FOO FIGHT­ERS

Rock’s hap­pi­est demigod schools us all in the his­tory of Amer­i­can popular mu­sic.

Blunt - - News - By Emily Swan­son.

The re­lease of 2011’ s Wast­ing Light marked a lot of changes for the Foo Fight­ers. For a band a decade- and- a- half into their ca­reer, the al­bum saw them wel­come for­mer gui­tarist Pat Smear back to the fold and bol­ster their sound into a triple- axe at­tack on the senses. Un­der the coun­sel of famed pro­ducer Butch Vig – who worked along­side front­man Dave Grohl back in ‘ 91 on a quiet lit­tle re­lease known as Nev­er­mind – the Foo Fight­ers churned out 11 songs live to two- inch tape in Grohl’s garage. It al­lowed the sheer in­ten­sity of the band’s live sound to take cen­tre stage and crit­ics hailed it as their most co­he­sive re­lease in years. Most of all though, it was a record from one of rock’s big­gest acts that left fans won­der­ing how the Foos would go about one- up­ping them­selves on al­bum num­ber eight. For those of you at home that guessed, “Maybe they’ll do an eight- part HBO se­ries that co­in­cides with the record­ing of eight new songs in iconic stu­dios across Amer­ica”, that was far too ac­cu­rate and you’ve given us the wil­lies ( that said, we’ll gladly take your sug­ges­tions for lotto num­bers).

Sonic High­ways – both the ti­tle of the al­bum and its ac­com­pa­ny­ing TV se­ries – shapes up as Grohl’s “love let­ter to the his­tory of Amer­i­can mu­sic”. This is the Nicest Guy in Rock pay­ing homage to the faces and places that helped sculpt the mu­si­cal land­scape of the United States through­out the 20th cen­tury and beyond.

As they stare down the bar­rel of a lengthy pro­mo­tional jaunt – in­clud­ing a week- long res­i­dency on the Late Show With David Let­ter­man ahead of Sonic High­ways’ premiere – Foos shred­ders Pat Smear and Chris Shi­flett re­flect on the jour­ney that was. First stop: the Windy City.

“That’s ‘ Some­thing From Noth­ing’,” Smear tells us of the pound­ing Chicago track, the first on Sonic High­ways and the ba­sis for the show’s first episode. Although the gui­tarist has slipped into a well- de­fined groove as the Fifth Foo,

“DAVE WOULD GRAB TRAN­SCRIPTS OF THE IN­TER­VIEWS, SOME BLANK PA­PER AND A PEN, A BOT­TLE OF WINE AND JUST GO TO HIS ROOM AND WRITE THE SONGS.” PAT SMEAR

he tells us of the un­cer­tainty an en­deav­our like Sonic High­ways brings about. “That was when we were like, ‘ Okay, we’re not re­ally sure what we’re do­ing here, let’s show up in Chicago in the win­ter – and it’s fuck­ing cold I might add – and give it a try’ and we did it. We spoke to [ our pro­ducer] Butch and he said, ‘ I think you’ve got it!’ and we said, ‘ Okay! We can do this! So… do we do it again?’ and he goes, ‘ I- I… I guess’,” Smear says, laugh­ing as he re­calls the trep­i­da­tion in Vig’s voice.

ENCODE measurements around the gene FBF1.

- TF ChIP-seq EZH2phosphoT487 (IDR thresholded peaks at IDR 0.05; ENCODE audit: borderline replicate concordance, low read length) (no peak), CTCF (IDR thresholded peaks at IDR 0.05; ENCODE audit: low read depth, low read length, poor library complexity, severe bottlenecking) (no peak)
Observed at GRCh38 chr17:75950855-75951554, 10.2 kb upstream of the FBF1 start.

“You never know when you’re mak­ing some­thing if you’re in a kind of bub­ble and you’ve lost sight of good and bad,” Shi­flett con­cedes.

“Now to be fair, Chicago was Steve Al­bini’s stu­dio [ Elec­tri­cal Audio] and it’s a fuck­ing great stu­dio,” con­tin­ues Smear. “Some of the places we recorded at weren’t even stu­dios. Some weren’t stu­dios any­more, some had never been stu­dios, some were stu­dios in peo­ple’s liv­ing rooms… It was all a dif­fer­ent prob­lem for Butch and James Brown, our en­gi­neer, but for us, it was all the same: just show up and get it on.”

Fol­low­ing icy begin­nings in Chicago comes “The Feast And The Famine” straight out of Wash­ing­ton D. C., yet another driv­ing up­tempo rock’n’roll banger, this time pack­ing the punch of early Foos favourite “Mon­key Wrench”. It’s as you take in the third track – the Nashville- born “Con­gre­ga­tion” – that you truly re­alise how di­rectly each city has in­spired Sonic High­ways and just how seam­lessly the eight tracks flow from one to another.

“To se­quence a se­ries around the se­quence of an al­bum and make them both work is a pain in the fuck­ing arse – and we did it,” Grohl of­fers in one of the se­ries’ teasers.

From Nashville, the Foo Fight­ers jour­neyed south­west to Austin, Texas – where “What Did I Do?/ God As My Wit­ness” would come about in the old Austin City Lim­its sound stage – and across to the deserts of Joshua Tree,

Cal­i­for­nia to Dave Catch­ing’s Ran­cho De La Luna stu­dio for “Out­side”. From there, it was one last stop in the South – the leg­endary Preser­va­tion Hall, a jazz in­sti­tu­tion in the heart of New Or­leans’ French Quar­ter – be­fore head­ing north to Seat­tle to pen the som­bre “Sub­ter­ranean” at Robert Lang Stu­dios (“The same stu­dio where Nir­vana did their last songs and where Dave did the first Foo Fight­ers al­bum,” Smear says). Fi­nally, things were wrapped up in New York, New York – the city so nice they freakin’ named it twice – for the al­bum’s lengthy, or­ches­tral closer, “I Am A River”.